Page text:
Each year, 12 million girls around the world are married before their 18th birthday. We know that in times of crisis, women and girls are disproportionately affected, as the effects of gender inequality and unequal power structures are exacerbated. Those who are most vulnerable are often those who face greater risk. COVID-19 is undermining global progress to end child marriage; UNFPA estimates on the impact of the pandemic suggest there could be an additional 13 million child marriages in the next 10 years.
I shared this urgent message in March this year – which feels like a lifetime ago now – when we were hopeful about quickly stopping the spread of COVID-19. Now, seven months into what has become our new world, our priorities to protect girls’ rights, ensure that they are heard, and end child marriage have never been more important.
Celebrating this year’s International Day of the Girl feels particularly significant for me. When I saw the theme "My Voice, Our Equal Future" I felt the need to reflect on what that means for me as the CEO of Girls Not Brides: The Global Partnership to End Child Marriage. I thought about how I started my own journey, and how I continue to use my own voice to inspire change for all girls around the world.
I have always been proud to share brief stories about my great childhood in Kenya and how that helped shape me as the person I am today. But I didn’t always feel confident enough to use my own voice. Growing up, in a small rural village, I wore my first shoes when I was 14, and was actually afraid to wear them to school for fear of standing out. I changed my mind when one of my friends told me that if they were hers, she would wear them. She had always wanted to stand out.
That message has stayed with me throughout my career, as I have seen first-hand the importance of standing up and speaking out in a world in which so many girls can’t. Now more than ever we have to make sure that we are using our voices to end child marriage around the world. We must collaborate and speak out with a powerful collective voice. We must also support girls to assert their power and speak out for themselves as change-makers. We must all speak out!
Whether that means ensuring girls and their representatives are included in decision-making spaces, increasing our digital advocacy, encouraging and creating opportunities for more inter-generational and cross-sector conversations, girls voices must be heard and listened to. Why? Because – and this is one thing the last few months have shown me – as many people face enormous challenges, the ones bearing the brunt of them are girls. Many girls face uncertain futures and feel they have to limit or give up on their dreams.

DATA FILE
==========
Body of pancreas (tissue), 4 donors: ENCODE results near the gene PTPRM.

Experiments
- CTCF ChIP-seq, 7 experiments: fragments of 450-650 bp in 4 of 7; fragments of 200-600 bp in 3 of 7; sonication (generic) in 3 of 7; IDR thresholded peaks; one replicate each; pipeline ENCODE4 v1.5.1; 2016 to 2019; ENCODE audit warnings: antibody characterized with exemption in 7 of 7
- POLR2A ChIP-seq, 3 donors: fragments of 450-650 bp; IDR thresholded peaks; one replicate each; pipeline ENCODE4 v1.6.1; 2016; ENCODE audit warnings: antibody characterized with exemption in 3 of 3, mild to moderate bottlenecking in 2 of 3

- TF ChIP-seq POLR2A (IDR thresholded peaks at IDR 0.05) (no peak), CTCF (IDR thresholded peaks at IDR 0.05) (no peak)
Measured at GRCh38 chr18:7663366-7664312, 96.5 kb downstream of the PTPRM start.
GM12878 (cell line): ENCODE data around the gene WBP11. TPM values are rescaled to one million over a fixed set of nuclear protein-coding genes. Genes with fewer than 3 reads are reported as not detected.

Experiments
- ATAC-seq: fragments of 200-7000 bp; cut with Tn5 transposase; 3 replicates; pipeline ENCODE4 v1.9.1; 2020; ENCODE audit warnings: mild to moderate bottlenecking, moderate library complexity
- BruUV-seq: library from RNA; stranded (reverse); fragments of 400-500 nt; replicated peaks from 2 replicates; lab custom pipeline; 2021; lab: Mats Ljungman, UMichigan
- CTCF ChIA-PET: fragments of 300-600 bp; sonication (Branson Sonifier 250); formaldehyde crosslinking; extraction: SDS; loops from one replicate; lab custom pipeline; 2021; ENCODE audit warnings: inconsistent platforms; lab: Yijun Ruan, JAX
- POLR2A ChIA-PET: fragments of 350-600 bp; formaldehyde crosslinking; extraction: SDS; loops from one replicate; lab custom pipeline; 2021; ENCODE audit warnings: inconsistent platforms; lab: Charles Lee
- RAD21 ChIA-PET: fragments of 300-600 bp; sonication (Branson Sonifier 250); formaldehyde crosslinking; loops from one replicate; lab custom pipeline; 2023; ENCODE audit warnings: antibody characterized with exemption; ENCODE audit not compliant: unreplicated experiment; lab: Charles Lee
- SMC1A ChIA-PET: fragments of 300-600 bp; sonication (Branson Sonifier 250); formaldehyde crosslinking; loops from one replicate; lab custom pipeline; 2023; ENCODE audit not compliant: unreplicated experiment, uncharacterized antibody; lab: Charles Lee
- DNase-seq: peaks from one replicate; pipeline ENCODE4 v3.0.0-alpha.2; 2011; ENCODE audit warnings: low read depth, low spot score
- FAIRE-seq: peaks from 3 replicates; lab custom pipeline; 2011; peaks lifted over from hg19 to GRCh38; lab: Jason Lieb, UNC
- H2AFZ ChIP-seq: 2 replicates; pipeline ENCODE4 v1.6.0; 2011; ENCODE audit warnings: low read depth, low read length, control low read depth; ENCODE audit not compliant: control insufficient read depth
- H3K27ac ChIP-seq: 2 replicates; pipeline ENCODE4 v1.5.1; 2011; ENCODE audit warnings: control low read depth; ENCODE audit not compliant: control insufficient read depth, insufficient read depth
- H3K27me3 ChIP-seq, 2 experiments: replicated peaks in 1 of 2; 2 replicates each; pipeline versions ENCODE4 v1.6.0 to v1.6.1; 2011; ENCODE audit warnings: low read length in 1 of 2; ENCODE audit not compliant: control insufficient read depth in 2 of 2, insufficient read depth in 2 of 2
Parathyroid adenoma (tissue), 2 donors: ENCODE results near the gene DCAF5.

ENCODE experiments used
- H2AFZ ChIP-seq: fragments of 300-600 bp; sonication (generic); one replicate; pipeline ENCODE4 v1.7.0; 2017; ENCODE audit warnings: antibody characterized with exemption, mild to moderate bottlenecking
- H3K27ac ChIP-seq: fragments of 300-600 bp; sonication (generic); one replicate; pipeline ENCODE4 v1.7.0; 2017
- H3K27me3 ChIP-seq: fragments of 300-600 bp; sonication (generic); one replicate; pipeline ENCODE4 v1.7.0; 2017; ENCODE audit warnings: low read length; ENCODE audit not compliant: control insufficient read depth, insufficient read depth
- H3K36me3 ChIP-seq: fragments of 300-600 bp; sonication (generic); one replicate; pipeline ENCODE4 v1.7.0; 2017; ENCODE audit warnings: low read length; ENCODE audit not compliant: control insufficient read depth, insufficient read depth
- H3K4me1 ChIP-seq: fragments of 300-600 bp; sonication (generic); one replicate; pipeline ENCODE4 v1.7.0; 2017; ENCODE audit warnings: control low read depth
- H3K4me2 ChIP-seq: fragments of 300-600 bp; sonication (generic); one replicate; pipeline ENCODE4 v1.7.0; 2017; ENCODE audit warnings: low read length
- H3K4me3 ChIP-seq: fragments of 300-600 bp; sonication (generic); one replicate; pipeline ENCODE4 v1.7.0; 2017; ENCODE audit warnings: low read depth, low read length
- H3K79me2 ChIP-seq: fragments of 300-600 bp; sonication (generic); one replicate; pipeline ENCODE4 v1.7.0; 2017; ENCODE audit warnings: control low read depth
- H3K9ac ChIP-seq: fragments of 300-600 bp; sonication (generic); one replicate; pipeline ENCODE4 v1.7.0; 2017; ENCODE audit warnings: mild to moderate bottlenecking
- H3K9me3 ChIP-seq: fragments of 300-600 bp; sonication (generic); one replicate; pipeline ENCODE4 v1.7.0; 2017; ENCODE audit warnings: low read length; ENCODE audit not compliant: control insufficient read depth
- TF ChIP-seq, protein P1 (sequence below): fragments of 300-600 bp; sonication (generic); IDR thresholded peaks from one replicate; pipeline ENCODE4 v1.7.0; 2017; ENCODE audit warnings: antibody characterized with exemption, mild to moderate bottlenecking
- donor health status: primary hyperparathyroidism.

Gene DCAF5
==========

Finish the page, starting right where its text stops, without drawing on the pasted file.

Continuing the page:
It is our duty to listen when girls speak, and to use our own voices to support and protect them.
I applaud the many who have stepped up and I am proud of the tireless efforts I see from our Girls Not Brides member organisations, from adjusting their work in order to reach girls during the pandemic, to making sure their voices are heard and prioritised. In these past few months alone, I have heard great stories directly from our members working to ensure that girls are still accessing the resources and support they need, despite the multiple challenges.
At Girls Not Brides, our resolve is now even greater as we look into the new future. Three of our most important collective priorities as a partnership are:
To ending child marriage we all need to speak out and use our voices; to say "No!" to girls being denied the opportunity to be the best they can be, and to say "Yes!" to an equal future where girls can fulfil their potential alongside boys. Young women and girls are counting on our support. For their futures, and for their freedom to decide, learn and live.
- To work and communicate with governments to ensure that girls continue to be at the centre of all COVID-19 response and recovery plans. It’s vital for us to keep leaders accountable and make space for girls' voices to be heard and their rights protected.
- To ensure girls return to school and access quality, inclusive learning. We must ensure that girls – particularly from households that have been marginalised – access learning.
- To continue to push for funding for those organisations working to support girls, and to make sure there is sufficient funding to ensure no girl is neglected or married at this most difficult time.
If you'd like to know my vision for success, here it is: it's when girls across the globe have the freedom to choose their equal future, a future free from harmful practices such as child marriage.
As we celebrate the International Day of the Girl, strap on your shoes without fear. Stand up and be counted as you speak out with girls around the world to secure their future in whatever way you can – as I just did.
In the time it has taken to read this article 52 girls under the age of 18 have been married
Each year, 12 million girls are married before the age of 18
That is 23 girls every minute
Nearly 1 every 3 seconds
Dr. Faith Mwangi-Powell
Girls Not Brides